By Rohit and Aakanksha In February this year, Bihar made it mandatory for its employees to declare their assets. The new guidelines prescribe that departmental proceedings would be initiated against those who fail to submit these details. Information filed by employees is now being displayed online. For instance, click here to see information put out by the Department of Agriculture. Some other states have also followed suit. Rajasthan became the second state to do so. Asset details of employees have been posted on the Department of Personnel website. MP and Meghalaya have announced their intention to implement similar changes. The central government too has decided to put the asset details of All India Service and other Group A officers in the public domain. Employees of the central government are governed by the Central Civil Services (Conduct) Rules, 1964. Under these rules, civil servants are required to file details of their assets on a periodic basis. However, until now the information provided by employees was held in a fiduciary capacity and kept confidential. With the new order coming in, this information will now be available to the public. To ensure compliance, the government has decided that defaulters should be denied vigilance clearance and should not be considered for promotion and empanelment for senior level positions. It is interesting that the Central Information Commission, in an earlier decision dated July 23rd 2009, had held that 'disclosure of information such as assets of a Public servant, which is routinely collected by the Public authority and routinely provided by the Public servants, cannot be construed as an invasion on the privacy of an individual. There will only be a few exceptions to this rule which might relate to information which is obtained by a Public authority while using extraordinary powers such as in the case of a raid or phone-tapping. Any other exceptions would have to be specifically justified. Besides the Supreme Court has clearly ruled that even people who aspire to be public servants by getting elected have to declare their property details. If people who aspire to be public servants must declare their property details it is only logical that the details of assets of those who are public servants must be considered to be disclosable. Hence the exemption under Section 8(1) (j) of RTI cannot be applied in the instant case.' For the Supreme Court judgement referred to in the above decision, click here. These are interesting developments, especially given the recent debate on corruption. Let's wait and see if other states follow Bihar's lead.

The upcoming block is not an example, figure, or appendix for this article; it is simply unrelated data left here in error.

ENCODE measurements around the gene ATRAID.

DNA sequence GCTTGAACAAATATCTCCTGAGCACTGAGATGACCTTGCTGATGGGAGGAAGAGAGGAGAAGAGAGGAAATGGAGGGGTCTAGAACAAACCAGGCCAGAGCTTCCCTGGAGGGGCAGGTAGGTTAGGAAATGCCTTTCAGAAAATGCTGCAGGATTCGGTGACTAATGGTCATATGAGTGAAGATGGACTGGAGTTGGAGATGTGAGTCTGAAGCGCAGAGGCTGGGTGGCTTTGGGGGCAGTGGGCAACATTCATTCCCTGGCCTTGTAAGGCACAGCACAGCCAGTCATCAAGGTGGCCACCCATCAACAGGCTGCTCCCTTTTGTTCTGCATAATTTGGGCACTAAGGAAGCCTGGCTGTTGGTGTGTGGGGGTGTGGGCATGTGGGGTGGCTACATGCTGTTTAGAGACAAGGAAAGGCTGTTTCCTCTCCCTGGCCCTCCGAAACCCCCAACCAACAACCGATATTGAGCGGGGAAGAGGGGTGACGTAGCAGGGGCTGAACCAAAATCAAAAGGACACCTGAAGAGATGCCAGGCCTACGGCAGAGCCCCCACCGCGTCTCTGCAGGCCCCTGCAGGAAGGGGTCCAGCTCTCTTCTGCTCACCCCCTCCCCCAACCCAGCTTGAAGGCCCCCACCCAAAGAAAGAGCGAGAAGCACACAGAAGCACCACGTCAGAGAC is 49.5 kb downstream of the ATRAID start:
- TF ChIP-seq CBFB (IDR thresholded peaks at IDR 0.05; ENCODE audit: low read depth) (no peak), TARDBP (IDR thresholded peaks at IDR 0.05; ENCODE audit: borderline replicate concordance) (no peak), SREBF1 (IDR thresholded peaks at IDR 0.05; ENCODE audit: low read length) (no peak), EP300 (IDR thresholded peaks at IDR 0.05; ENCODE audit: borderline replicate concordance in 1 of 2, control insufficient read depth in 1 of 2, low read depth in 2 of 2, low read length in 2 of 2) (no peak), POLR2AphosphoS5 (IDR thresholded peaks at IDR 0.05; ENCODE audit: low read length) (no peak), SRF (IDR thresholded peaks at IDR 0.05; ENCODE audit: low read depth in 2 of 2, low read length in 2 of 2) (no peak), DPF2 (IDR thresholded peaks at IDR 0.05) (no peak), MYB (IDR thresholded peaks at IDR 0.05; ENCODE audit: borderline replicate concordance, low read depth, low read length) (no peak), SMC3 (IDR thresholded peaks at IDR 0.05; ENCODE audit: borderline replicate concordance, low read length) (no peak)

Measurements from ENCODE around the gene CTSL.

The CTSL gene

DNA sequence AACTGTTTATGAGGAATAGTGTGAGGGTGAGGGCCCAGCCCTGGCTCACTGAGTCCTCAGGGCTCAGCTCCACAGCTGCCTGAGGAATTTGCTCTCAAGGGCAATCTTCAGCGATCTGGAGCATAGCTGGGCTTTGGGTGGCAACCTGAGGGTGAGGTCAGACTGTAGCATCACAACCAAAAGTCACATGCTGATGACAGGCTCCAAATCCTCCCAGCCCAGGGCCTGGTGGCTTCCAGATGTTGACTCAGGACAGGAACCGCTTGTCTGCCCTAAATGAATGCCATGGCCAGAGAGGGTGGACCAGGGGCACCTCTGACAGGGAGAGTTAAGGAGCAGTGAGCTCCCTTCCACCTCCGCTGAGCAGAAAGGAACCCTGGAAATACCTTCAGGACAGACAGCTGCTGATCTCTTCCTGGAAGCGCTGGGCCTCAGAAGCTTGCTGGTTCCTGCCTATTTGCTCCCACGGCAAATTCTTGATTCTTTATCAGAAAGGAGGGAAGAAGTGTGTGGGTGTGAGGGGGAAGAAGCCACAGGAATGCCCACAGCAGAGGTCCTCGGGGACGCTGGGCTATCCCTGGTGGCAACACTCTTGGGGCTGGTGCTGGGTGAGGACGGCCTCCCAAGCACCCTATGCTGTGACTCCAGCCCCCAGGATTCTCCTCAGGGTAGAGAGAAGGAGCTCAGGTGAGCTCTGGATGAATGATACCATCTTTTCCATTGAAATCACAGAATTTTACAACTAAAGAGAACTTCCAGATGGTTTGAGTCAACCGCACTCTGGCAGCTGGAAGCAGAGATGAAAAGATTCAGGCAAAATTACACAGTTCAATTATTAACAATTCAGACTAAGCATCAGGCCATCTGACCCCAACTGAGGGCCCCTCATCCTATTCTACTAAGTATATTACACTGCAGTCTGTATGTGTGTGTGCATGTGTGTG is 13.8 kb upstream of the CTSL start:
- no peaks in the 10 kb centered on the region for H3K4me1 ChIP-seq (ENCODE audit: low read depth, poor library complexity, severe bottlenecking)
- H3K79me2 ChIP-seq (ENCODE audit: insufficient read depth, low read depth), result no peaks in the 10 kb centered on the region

Tribunals function as a parallel mechanism to the traditional court system. Tribunals were established for two main reasons - allowing for specialised subject knowledge in disputes on technical matters and reducing the burden on the court system. In India, some tribunals are at the level of subordinate courts with appeals lying with the High Court, while some others are at the level of High Courts with appeals lying with the Supreme Court. In 1986, the Supreme Court ruled that Parliament may create an alternative to High Courts provided that they have the same efficacy as the High Courts. For an overview of the tribunal system in India, see our note here.